If you are a nurse or a doctor (something I would never choose to be), then this subject probably doesn’t bother you. But when a scene comes on a television program that involves blood, I turn away and close my eyes. I don’t faint at the sight of blood, but I am squeamish. So today’s subject isn’t a pleasant one, but an important one.
God had a lot to say about blood. He designed our bodies so that the heart and the blood that it pumps to all parts of our bodies are the basis of life. Leviticus 17:11: “the life of the body is in its blood.” And God determined that blood must be shed to atone for sin. That started way back in the Garden of Eden when God killed an animal and made clothing from its skin for Adam and Eve.
Our Bible study group has been taking a close look at the book of Hebrews. It reminds us that all of the sacrifices made throughout Old Testament Jewish history were ordained by God. But they were just a shadow, a picture, of the better, more sufficient sacrifice of Jesus on the cross. It was God’s decree that “without the shedding of blood there is no forgiveness” (Hebrews 9:22, NIV).
Why would God design such a gory religion? I don’t really like it, but who am I to question a perfect, wise, loving God? The Father didn’t like watching His Son die a horrible, bloody death. But He knew that once and for all judgment for sin must be taken care of. And the Father and the Son both knew that death wasn’t permanent. Praise God that we can see all of that from this side of the cross and resurrection.
The bottom line is that Jesus’ blood was necessary for our forgiveness and right relationship with God. “The blood of Jesus Christ His Son cleanses us from all sin” ( I John 1:7). “For you know that it was not with perishable things such as silver or gold that you were redeemed… but with the precious blood of Christ, a lamb without blemish or defect” (I Peter 1:18-19).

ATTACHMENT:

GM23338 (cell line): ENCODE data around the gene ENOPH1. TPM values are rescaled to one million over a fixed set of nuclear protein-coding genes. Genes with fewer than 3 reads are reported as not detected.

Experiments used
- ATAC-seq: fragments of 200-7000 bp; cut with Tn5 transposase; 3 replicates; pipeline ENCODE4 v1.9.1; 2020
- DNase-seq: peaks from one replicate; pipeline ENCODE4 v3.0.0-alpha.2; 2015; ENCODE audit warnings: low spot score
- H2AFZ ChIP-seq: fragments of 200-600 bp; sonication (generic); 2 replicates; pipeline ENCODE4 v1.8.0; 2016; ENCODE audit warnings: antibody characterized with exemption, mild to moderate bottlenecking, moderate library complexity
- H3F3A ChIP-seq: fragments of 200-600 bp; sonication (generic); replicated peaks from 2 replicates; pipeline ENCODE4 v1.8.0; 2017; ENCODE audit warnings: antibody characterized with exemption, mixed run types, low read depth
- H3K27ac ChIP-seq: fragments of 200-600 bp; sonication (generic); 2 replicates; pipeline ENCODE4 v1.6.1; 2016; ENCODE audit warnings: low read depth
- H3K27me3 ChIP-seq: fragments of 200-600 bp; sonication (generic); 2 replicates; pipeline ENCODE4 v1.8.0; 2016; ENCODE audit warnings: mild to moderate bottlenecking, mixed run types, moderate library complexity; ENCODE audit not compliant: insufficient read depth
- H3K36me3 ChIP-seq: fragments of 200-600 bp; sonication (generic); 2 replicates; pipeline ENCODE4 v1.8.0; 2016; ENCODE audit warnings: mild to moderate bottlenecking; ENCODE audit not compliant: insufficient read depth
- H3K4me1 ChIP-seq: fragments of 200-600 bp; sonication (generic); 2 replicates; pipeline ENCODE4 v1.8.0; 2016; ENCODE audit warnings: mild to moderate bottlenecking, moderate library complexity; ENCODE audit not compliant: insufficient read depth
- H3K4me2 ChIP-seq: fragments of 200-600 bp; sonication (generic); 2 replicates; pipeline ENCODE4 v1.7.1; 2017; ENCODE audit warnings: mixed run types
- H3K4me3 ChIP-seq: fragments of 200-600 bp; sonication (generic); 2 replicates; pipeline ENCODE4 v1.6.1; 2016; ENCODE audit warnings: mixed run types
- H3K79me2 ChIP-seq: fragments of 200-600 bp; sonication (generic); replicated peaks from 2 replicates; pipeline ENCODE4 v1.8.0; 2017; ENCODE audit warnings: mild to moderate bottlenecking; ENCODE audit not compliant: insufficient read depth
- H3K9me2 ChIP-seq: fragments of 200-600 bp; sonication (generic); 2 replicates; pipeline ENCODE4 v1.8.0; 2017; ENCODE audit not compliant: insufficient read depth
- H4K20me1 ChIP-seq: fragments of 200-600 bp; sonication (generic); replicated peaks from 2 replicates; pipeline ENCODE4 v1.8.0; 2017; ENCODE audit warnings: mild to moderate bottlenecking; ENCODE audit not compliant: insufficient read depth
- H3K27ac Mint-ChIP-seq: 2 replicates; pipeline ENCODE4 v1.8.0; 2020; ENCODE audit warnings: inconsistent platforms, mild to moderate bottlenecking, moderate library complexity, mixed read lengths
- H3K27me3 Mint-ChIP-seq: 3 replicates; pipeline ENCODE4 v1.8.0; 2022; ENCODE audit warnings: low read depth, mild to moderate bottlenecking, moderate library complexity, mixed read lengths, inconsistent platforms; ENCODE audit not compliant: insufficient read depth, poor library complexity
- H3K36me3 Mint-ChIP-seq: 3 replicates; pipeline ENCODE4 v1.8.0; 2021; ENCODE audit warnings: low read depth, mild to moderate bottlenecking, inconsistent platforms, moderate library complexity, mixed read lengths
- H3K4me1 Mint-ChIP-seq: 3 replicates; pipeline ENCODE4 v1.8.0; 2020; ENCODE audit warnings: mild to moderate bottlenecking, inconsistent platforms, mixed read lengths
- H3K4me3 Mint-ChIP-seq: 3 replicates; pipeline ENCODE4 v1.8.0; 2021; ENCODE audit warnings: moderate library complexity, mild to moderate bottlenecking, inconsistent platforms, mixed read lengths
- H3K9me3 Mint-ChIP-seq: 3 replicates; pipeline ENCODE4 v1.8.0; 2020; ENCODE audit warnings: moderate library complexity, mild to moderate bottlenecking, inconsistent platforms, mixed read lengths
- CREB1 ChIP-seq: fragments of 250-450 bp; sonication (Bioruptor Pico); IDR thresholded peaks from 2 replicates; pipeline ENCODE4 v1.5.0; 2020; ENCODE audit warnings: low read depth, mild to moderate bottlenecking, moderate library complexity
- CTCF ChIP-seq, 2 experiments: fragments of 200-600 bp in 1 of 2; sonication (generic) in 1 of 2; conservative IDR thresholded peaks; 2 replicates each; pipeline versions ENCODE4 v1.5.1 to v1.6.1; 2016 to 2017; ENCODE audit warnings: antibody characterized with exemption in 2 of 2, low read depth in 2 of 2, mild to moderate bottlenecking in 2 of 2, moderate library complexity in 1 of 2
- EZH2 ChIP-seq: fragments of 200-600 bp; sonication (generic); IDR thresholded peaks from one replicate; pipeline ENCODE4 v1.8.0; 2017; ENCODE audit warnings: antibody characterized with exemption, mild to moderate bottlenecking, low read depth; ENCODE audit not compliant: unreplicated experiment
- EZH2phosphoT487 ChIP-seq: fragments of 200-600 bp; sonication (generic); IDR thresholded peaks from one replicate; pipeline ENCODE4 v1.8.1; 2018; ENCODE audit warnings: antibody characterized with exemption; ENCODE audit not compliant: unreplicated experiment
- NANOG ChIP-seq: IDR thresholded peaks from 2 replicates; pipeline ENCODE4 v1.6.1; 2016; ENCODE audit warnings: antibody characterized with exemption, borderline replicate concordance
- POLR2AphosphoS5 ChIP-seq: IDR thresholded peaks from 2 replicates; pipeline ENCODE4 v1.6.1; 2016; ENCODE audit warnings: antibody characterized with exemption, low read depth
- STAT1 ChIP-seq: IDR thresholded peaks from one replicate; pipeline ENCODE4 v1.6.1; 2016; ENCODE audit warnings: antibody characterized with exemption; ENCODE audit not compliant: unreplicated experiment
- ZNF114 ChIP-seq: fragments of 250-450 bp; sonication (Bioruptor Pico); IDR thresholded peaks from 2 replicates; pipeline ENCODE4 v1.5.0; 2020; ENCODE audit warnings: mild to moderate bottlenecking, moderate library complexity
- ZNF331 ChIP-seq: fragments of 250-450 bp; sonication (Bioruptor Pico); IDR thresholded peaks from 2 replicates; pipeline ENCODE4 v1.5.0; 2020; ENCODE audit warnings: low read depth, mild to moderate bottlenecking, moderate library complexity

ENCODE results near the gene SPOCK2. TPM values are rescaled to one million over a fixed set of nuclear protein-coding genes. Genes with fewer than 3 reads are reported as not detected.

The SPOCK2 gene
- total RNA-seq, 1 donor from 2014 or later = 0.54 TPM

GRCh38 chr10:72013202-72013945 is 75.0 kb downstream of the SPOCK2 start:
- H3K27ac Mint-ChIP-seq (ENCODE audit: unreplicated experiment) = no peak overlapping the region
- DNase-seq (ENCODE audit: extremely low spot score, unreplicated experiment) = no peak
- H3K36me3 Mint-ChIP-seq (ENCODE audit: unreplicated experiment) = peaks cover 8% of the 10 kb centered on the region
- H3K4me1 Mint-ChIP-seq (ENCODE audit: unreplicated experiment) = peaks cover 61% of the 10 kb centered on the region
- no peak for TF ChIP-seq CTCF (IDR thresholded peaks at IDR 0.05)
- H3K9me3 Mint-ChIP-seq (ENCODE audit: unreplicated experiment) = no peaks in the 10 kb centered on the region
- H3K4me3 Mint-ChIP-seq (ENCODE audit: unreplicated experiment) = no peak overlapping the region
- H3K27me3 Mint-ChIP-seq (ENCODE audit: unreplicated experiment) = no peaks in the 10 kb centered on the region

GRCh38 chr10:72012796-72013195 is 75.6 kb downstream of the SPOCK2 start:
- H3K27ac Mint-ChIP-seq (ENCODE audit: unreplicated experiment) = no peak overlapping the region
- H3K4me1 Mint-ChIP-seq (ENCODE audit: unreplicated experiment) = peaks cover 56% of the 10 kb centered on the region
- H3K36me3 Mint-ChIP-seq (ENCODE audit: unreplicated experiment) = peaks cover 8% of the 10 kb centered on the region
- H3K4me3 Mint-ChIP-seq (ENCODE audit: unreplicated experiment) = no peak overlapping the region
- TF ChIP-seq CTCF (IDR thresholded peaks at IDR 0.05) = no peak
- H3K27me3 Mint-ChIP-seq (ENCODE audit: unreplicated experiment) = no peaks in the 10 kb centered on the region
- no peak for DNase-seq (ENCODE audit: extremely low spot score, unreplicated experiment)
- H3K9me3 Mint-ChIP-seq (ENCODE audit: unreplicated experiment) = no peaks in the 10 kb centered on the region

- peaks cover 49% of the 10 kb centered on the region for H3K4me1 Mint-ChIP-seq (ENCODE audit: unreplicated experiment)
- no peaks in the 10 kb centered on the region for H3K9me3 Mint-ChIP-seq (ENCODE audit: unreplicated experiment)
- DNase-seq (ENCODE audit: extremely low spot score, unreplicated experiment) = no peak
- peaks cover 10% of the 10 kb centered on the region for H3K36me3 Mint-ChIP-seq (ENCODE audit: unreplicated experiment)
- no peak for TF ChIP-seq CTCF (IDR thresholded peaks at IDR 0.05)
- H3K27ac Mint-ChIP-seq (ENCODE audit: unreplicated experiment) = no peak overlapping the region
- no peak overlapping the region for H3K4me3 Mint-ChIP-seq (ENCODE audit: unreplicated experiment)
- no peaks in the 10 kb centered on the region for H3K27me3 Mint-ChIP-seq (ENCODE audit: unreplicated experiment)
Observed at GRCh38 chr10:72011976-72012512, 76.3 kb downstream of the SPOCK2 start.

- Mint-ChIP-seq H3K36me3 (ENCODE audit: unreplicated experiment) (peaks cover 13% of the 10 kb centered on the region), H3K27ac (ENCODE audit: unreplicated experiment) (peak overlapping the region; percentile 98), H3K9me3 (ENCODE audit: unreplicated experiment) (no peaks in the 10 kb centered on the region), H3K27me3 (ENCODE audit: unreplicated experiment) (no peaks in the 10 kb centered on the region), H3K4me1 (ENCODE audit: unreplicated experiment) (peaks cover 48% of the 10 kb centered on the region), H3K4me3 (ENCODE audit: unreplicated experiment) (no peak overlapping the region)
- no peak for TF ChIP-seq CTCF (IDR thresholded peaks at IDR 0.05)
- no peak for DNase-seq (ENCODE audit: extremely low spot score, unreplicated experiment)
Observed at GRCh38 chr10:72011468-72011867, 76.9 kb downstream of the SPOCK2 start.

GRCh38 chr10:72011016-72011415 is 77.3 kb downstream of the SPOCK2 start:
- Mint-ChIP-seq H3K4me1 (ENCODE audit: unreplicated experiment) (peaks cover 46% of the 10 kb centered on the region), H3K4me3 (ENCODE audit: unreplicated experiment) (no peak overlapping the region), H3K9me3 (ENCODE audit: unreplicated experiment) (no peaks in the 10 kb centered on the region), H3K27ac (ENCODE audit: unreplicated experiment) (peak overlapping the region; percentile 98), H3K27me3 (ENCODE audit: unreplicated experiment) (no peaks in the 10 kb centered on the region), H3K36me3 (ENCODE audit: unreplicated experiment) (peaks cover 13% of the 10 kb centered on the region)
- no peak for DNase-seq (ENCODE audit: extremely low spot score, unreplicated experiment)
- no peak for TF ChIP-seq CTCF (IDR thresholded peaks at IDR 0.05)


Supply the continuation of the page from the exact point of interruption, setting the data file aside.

So we treasure the blood. We remember it every time we take communion. We praise God when we sing songs about the blood. Some editors have removed them from their hymnals, but we reverently sing with gratitude the old and new songs. “There Is a fountain filled with blood.” “The blood will never lose its power.” “There is power in the blood.” “Are you washed in the blood of the Lamb?” “What can wash away my sin? Nothing but the blood of Jesus.”
Some of my favorite lyrics are found in “O Sacred Head, Now Wounded.” The end of the first verse says: “O sacred Head, what glory, what bliss till now was thine! Yet, though despised and gory, I joy to call thee mine.”
It’s important for us to claim forgiveness through the blood of Christ, not only when we first become God’s children, but each day of our lives. Could you take a few minutes to ponder the message of the cross in this old song? How does it apply to you?
“I Hear Thy Welcome Voice” from the album “Singing On.”
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